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33. Re: Evening Tech Bits Dec 6, 2012, 12:07 Verno
Tim wrote on Dec 6, 2012, 09:48:
Personally, first hand experience disagrees with this - benchmarks are one thing but in real terms it's faster for me. This, if anything, is the one positive kickback from the whole tablet focus - they need the thing to be as quick and efficient as possible.

Why is it that real terms never have a quantifiable measurement? People just vaguely say "faster or more stable" with zero information. People just say some feature like "stability!" *waves hands around*. Pretty much everything seems the same to me as Windows 7 in terms of speed and stability, I wish I could say I saw a noticeable difference but games, applications, etc all seems the same. That's also why I don't really complain about the underlying stuff, it seems the same.

I did run some benchmarks, saw very very minor marginal differentials that went back and forth in specific games but that was about it. I'd also note that most benchmarking sites also test some real world usage stuff in their tests, not just synthetic tests.

There are many minor improvements to Windows 8 but whether they warrant an upgrade to users is a different matter. People get booed as haters and bashers for not wanting to blanket endorse and adopt something for no reason. Maybe if Microsoft incremented more often people wouldn't expect more from the OS but generally speaking people want a big front of the box type feature these days, especially with the economy being so tight.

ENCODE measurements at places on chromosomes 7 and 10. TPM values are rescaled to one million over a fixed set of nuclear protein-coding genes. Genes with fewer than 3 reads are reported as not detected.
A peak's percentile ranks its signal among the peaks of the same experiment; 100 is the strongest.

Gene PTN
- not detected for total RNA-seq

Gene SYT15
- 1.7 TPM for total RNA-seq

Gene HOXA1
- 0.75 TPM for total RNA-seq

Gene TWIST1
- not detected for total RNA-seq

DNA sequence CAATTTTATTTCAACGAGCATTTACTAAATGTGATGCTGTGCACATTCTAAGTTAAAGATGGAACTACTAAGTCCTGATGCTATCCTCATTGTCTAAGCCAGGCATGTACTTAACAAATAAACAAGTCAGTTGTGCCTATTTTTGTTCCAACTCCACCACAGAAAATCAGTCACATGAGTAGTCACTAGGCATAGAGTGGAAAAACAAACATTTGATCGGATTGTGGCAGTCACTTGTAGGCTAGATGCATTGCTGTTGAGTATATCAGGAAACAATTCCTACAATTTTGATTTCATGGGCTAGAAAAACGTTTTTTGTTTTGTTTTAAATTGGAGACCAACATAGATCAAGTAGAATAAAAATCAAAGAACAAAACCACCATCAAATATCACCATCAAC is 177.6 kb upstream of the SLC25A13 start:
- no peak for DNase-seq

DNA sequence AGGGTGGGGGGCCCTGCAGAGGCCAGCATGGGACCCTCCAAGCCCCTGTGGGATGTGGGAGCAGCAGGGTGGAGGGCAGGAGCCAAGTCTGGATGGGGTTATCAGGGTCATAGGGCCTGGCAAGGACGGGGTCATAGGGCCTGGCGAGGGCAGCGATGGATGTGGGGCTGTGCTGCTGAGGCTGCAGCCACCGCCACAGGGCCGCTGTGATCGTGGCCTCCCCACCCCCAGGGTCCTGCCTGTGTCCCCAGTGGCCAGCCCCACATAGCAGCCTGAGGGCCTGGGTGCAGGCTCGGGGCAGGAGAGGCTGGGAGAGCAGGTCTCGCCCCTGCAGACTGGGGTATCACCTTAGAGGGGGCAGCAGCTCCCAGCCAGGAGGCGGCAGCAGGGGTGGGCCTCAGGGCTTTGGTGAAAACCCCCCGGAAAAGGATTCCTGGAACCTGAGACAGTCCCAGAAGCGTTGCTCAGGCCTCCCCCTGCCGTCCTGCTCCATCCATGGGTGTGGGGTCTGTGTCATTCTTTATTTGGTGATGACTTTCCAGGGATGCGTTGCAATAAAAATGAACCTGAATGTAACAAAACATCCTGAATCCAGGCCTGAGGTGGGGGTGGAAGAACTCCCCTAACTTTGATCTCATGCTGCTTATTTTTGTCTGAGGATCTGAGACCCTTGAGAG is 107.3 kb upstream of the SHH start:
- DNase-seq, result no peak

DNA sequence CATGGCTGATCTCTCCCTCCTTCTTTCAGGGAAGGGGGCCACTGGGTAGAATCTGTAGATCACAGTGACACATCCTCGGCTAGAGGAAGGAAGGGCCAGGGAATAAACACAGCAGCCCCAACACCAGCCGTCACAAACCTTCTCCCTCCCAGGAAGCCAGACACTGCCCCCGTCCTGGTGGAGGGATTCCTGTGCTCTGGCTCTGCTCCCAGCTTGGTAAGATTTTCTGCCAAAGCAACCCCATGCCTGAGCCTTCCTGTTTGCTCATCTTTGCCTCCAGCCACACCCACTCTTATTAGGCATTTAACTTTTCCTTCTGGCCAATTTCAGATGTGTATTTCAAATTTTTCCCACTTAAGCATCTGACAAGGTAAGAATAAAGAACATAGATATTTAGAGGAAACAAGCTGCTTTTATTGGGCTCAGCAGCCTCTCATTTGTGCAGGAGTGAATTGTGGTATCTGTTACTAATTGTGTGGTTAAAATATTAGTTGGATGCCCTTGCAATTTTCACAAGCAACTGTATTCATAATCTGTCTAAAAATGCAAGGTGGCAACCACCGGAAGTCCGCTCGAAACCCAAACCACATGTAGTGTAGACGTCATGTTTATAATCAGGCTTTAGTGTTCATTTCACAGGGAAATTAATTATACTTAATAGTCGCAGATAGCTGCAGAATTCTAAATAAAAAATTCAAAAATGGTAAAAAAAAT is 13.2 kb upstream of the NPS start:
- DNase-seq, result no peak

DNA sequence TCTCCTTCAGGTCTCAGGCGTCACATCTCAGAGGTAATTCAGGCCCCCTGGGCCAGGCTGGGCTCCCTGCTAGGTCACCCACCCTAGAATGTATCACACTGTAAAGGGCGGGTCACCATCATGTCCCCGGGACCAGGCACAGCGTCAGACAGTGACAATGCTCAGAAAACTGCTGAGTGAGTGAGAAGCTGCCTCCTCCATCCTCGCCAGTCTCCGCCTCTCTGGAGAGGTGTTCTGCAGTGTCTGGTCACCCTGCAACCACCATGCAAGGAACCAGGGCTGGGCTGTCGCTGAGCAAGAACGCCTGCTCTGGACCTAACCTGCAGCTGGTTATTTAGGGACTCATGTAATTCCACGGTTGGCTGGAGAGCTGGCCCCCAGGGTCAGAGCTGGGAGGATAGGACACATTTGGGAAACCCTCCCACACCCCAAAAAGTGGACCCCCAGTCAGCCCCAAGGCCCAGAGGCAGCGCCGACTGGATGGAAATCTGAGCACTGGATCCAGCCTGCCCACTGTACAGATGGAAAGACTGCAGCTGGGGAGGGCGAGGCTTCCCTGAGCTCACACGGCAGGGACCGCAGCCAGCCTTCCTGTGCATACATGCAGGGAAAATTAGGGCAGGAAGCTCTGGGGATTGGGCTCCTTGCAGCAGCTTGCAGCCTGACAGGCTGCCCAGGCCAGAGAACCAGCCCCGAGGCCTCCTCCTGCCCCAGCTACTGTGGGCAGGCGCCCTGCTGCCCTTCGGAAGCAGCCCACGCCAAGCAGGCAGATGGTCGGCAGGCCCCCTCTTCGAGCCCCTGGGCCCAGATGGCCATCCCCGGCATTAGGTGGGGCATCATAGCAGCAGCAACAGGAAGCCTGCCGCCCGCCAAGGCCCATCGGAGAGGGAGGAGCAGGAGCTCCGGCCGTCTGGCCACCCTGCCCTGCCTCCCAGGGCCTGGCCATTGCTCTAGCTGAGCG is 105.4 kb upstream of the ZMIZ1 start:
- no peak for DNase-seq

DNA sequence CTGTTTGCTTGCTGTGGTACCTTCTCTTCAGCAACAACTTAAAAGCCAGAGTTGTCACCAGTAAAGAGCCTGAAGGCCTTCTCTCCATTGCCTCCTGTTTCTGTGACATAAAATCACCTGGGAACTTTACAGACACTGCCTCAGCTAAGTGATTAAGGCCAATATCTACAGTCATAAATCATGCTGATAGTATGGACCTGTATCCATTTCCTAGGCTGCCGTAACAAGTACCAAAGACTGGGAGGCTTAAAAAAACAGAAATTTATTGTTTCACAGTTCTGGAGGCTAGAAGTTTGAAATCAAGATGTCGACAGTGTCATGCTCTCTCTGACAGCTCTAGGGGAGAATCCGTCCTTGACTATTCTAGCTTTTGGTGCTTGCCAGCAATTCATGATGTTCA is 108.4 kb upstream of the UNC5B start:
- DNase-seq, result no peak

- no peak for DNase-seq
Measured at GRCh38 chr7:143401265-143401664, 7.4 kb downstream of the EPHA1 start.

I disagree that it doesn't 'really solve' any problems from 7 - it obviously does (wireless, memory management, security, explorer, dual monitors etc have all been mentioned as much improved) in a number of areas as you'd expect. I do agree the MUI stuff is far from 'done' though (although like others i quite like some bits of it having used it for a few months). I also don't like hot corners all that much either..

I don't see many things where I think "I'm glad they updated that, the Windows 7 implementation was flawed". There are some minor quality of life type adjustments to be certain but nothing that has a real impact on usage. I'll have to go digging back through the documentation but my impression was that many of the improvements only apply to WinRT built apps specifically. I'd argue some of the improvements (for example dual monitors) don't go far enough for my taste but I got it for free so I really have few personal complaints. I've been running and reading about Windows 8 since the first dev preview, I have no personal investment in its success or failure, I just recognize it for what it is.

I find it interesting that people hold up 7 as being the second coming (and I love it don't get me wrong) when Vista's biggest 'mistake' (which turned out to be a huge step forward) was it's new driver model. Nothing else caused anywhere near that amount of grief for end users.

Vista is vista, we've done the debate to death here already so I'm not going to rehash it. The problem with Windows 8 is that the only real feature you can say that makes a major impact on most usage scenarios is Metro and that has its own baggage. For the person with no operating system installed the choice is easy, you can disable Metro and use Windows 8 as a cheap copy of Windows 7. For the person who is weighing a potential upgrade the decision is murky and that's reflected now in the slowing sales now that early adopters are done and they clamped down on the $15 upgrade. The price is supposed to go up even higher next year as well.

I've been using 8 full time for 4-5 months and I'm ok with it. I feel like i'll be vilified for saying that though.

I see just as many ridiculous assertions from other early adopters that people who don't want to upgrade are resistant to change, hate Microsoft, beat their dog, whatever. It goes both ways. I use Windows 8 at home on a test machine and like it for what it is but totally understand why others are not chomping at the bit to upgrade.

This comment was edited on Dec 6, 2012, 12:31.
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